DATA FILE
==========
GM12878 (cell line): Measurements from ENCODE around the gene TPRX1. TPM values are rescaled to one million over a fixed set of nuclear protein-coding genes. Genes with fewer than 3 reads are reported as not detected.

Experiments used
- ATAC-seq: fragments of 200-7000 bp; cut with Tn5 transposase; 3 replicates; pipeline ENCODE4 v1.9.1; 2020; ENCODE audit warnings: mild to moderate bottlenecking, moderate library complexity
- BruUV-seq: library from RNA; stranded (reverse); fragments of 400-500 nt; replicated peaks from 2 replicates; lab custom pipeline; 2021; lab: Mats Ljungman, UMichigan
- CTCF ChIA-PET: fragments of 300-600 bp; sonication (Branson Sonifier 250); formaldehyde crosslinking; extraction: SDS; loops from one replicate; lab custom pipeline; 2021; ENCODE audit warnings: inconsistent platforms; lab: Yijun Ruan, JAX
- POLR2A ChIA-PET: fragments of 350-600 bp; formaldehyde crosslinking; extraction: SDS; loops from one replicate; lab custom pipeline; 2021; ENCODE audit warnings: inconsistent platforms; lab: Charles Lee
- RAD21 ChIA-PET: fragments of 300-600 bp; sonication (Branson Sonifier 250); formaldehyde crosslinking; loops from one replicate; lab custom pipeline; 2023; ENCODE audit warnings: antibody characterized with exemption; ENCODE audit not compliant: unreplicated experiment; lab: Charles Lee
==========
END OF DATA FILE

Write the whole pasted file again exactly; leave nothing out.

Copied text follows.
GM12878 (cell line): Measurements from ENCODE around the gene TPRX1. TPM values are rescaled to one million over a fixed set of nuclear protein-coding genes. Genes with fewer than 3 reads are reported as not detected.

Experiments used
- ATAC-seq: fragments of 200-7000 bp; cut with Tn5 transposase; 3 replicates; pipeline ENCODE4 v1.9.1; 2020; ENCODE audit warnings: mild to moderate bottlenecking, moderate library complexity
- BruUV-seq: library from RNA; stranded (reverse); fragments of 400-500 nt; replicated peaks from 2 replicates; lab custom pipeline; 2021; lab: Mats Ljungman, UMichigan
- CTCF ChIA-PET: fragments of 300-600 bp; sonication (Branson Sonifier 250); formaldehyde crosslinking; extraction: SDS; loops from one replicate; lab custom pipeline; 2021; ENCODE audit warnings: inconsistent platforms; lab: Yijun Ruan, JAX
- POLR2A ChIA-PET: fragments of 350-600 bp; formaldehyde crosslinking; extraction: SDS; loops from one replicate; lab custom pipeline; 2021; ENCODE audit warnings: inconsistent platforms; lab: Charles Lee
- RAD21 ChIA-PET: fragments of 300-600 bp; sonication (Branson Sonifier 250); formaldehyde crosslinking; loops from one replicate; lab custom pipeline; 2023; ENCODE audit warnings: antibody characterized with exemption; ENCODE audit not compliant: unreplicated experiment; lab: Charles Lee